Reduce the air pressure in your tires by 3 or 4 pounds to provide better traction. You've already mentioned chains, and others have advised practice with them. Absolutely important. Do this until you and your partner are completely comfortable putting them on and off. In the dark, while cold.

On that note, don't forget to provide easy access to the 3 layers of gloves and clothes you should have while driving up there. Typically, you'll install the chains just using your poly or silk glove-liners, but if it's quite cold, you might need to be wearing your thicker full-finger ones. The outer water-and-wind-proof layer is for insurance in blizzard conditions. You'll have a bag of kitty litter for traction, and a collapsible snow shovel for digging out in the trunk with you, naturally. I also like to carry a rechargeable portable LED trouble/ flashlight in case of a night-time problem.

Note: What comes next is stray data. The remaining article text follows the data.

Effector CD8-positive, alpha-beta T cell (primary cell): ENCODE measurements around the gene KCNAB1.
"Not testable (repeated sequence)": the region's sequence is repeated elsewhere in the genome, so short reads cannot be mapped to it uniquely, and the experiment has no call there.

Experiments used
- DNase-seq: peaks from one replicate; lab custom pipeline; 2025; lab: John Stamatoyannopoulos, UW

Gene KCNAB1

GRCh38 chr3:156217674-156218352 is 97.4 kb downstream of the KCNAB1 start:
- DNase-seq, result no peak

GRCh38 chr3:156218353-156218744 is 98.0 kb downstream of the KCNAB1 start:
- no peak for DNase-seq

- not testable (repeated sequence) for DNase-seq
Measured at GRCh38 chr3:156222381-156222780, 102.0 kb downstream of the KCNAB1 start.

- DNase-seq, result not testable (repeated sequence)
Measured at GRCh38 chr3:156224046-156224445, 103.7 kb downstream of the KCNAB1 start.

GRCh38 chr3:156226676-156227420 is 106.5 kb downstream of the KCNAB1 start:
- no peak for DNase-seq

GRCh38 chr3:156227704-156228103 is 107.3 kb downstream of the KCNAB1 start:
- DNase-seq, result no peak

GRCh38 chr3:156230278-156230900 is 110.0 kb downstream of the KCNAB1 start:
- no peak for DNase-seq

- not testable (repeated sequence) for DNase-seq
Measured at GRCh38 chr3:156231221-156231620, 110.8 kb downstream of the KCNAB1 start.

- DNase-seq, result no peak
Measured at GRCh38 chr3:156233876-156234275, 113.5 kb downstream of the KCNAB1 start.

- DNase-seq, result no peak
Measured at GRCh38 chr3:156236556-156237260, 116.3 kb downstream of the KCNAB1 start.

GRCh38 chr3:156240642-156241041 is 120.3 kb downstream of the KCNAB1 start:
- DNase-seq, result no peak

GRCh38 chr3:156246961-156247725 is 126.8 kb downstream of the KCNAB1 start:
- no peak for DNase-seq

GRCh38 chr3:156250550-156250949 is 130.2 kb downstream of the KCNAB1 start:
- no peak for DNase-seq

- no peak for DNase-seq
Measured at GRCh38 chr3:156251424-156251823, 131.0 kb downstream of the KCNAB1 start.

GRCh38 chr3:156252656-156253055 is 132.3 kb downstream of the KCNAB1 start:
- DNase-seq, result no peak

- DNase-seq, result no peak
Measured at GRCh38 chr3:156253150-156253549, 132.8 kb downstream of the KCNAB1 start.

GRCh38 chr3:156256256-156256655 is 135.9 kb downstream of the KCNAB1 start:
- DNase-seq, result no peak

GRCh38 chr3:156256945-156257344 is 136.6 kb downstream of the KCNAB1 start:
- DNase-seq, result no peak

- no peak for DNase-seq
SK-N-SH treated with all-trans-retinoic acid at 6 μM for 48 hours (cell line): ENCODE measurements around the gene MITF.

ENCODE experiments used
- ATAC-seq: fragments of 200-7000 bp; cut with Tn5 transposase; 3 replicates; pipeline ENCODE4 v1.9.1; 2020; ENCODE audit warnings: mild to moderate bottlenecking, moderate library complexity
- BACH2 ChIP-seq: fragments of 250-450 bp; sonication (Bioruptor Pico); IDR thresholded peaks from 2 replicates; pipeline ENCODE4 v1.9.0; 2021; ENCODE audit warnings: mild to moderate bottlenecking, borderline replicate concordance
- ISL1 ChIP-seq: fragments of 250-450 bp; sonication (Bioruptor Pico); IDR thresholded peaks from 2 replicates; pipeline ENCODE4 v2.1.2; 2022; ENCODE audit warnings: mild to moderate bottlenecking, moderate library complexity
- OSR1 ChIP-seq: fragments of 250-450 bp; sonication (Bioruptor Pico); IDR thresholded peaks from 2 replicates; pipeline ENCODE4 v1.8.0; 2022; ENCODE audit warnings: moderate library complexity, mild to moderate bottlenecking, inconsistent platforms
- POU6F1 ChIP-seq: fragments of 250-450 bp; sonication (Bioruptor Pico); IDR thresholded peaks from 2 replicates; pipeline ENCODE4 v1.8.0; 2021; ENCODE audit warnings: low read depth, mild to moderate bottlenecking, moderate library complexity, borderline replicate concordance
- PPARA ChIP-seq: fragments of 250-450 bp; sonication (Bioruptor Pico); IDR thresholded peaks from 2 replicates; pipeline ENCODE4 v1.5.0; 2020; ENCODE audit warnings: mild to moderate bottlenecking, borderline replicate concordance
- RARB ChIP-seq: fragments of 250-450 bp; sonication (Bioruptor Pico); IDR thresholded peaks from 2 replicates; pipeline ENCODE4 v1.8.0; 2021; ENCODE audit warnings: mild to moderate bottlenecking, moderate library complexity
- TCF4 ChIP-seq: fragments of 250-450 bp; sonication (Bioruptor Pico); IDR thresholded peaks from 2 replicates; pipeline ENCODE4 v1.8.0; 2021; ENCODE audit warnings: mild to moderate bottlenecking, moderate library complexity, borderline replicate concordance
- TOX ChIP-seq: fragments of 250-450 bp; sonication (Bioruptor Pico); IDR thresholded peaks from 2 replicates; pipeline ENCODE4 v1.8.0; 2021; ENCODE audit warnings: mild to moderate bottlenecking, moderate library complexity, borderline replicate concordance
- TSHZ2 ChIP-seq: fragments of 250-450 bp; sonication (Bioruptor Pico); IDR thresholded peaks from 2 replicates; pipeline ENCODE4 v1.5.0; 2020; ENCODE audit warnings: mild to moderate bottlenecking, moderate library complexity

Having safely and comfortably installed your chains, you are ready to set off. The key here is to never do anything suddenly. Easy does it is the rule. As others have said, ignore the dipsticks whipping along, your goal is to get there safely and stress free. Drive your car in a gear and speed range lower than you normally would. You'll need to do this with chains on anyway. Typically 30MPH is the top sped with chains. Make no erratic adjustments. Ease that throttle and gently steer.